I get asked a lot of questions about oca, but one is asked more commonly than all of the others combined: how does it taste? Most people don’t want a long answer, so it is easy to fall back on the standard descriptions like “lemony potato” or “potato with sour cream.” These answers satisfy those who aren’t planning to grow oca and just want a general idea of how it can be used, but they fall far short of exploring the spectrum of flavors and textures offered by oca.
I’ve tasted a lot of oca, particularly through this winter as we evaluated several hundred new varieties grown last year. I think that there are three important components of oca flavor: sweetness, acidity, and density. These combine to produce very different results. A variety with high sweetness, high acidity, and low density will be sharp and crisp, evoking comparisons to pie apples. A variety with medium sweetness, low acidity, and low density may taste a lot like carrot. A variety with low sweetness, low acidity, and medium density can be quite similar to a potato, particularly if it also has some bitterness. A variety with medium sweetness, low acidity, and high density can be a lot like winter squash, with some developing strongly nutty flavors.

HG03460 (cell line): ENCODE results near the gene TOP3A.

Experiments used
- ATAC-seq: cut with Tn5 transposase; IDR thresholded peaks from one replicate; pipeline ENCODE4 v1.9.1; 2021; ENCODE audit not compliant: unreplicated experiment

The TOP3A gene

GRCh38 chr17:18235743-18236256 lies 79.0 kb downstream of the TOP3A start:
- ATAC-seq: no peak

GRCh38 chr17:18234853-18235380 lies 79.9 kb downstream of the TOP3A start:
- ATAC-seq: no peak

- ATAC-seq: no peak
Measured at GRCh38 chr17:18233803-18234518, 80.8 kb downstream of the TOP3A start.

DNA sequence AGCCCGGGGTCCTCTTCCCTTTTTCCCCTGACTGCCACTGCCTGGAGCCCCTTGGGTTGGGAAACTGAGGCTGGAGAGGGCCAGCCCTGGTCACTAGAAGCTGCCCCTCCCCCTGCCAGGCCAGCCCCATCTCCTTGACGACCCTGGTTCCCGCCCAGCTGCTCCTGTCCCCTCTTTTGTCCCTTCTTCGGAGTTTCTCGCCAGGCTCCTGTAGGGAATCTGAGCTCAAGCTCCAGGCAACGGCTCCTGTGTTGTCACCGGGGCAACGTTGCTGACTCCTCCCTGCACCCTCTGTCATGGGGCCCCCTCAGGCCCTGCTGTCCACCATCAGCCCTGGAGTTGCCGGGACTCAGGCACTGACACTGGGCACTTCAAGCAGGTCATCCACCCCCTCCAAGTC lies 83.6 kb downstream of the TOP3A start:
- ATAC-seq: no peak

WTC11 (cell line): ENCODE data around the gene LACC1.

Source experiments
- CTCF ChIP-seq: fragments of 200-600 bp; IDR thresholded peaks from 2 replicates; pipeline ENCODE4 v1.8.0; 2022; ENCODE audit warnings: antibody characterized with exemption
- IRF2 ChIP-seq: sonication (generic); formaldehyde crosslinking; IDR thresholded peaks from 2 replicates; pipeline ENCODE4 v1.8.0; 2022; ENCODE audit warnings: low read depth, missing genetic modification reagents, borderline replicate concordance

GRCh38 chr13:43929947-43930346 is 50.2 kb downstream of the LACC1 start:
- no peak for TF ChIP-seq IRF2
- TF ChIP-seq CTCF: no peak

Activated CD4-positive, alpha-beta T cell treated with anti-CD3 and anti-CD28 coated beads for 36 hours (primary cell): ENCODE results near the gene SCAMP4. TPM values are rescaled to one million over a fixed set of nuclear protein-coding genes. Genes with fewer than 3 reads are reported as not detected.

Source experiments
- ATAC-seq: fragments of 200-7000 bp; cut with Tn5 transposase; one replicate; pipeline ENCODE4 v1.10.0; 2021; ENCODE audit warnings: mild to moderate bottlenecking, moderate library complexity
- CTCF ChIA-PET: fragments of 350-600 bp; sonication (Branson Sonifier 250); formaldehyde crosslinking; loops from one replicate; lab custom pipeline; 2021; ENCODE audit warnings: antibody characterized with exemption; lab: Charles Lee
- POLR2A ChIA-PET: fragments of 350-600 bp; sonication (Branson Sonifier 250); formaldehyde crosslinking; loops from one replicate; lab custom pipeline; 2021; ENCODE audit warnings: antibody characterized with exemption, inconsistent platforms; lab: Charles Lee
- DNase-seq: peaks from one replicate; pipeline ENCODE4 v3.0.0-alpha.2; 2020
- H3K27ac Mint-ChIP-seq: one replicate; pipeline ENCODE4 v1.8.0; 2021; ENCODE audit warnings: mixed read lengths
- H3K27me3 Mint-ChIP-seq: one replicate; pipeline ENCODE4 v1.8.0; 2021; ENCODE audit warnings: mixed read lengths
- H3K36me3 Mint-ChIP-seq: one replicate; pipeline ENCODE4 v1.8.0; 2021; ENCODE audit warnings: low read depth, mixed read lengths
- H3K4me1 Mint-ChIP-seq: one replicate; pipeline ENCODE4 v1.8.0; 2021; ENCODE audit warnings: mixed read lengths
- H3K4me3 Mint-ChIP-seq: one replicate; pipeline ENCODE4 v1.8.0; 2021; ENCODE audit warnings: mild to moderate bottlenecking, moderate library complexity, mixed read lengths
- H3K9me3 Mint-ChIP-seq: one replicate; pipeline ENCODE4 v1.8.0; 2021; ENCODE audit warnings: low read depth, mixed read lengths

The matter is complicated further by the change that oca undergoes after harvest. When exposed to sunlight for a couple of weeks (or when simply left in storage for about a month), oca undergoes biochemical changes that reduce acidity and, to a lesser degree, increase sweetness. So, a variety that comes out of the ground powerfully sour may be just pleasantly lemony in about a month, while a variety that is slightly sour may lose that character entirely. As a consequence, some varieties are best when freshly harvested, some after a period of storage, and others have great (but different) flavors before and after.
All of these combinations have their charms, but the range can also be a challenge; different oca varieties aren’t necessarily interchangeable. A really acidic variety of oca (White, for example) can be used in a German style potato salad without adding any vinegar. It is a pretty unusual substitute for mashed potato and the acidity doesn’t pair well with every dish. The higher acid ocas are a somewhat unfamiliar combination of flavors compared to many common vegetables (sometimes, they are more akin to fruits) and so require a little more planning to incorporate into recipes. On the other hand, the low acid ocas are relatively versatile and slot right into recipes calling for ingredients as diverse as potato, carrot, sweet potato, and squash.
So, what does oca taste like? That question is about as easy to answer as “what does wine taste like?” I have made some generalizations, but the spectrum of flavors in oca is wide and I feel like I have only just begun to explore it. New seedlings routinely turn up new combinations of flavor that I haven’t encountered before.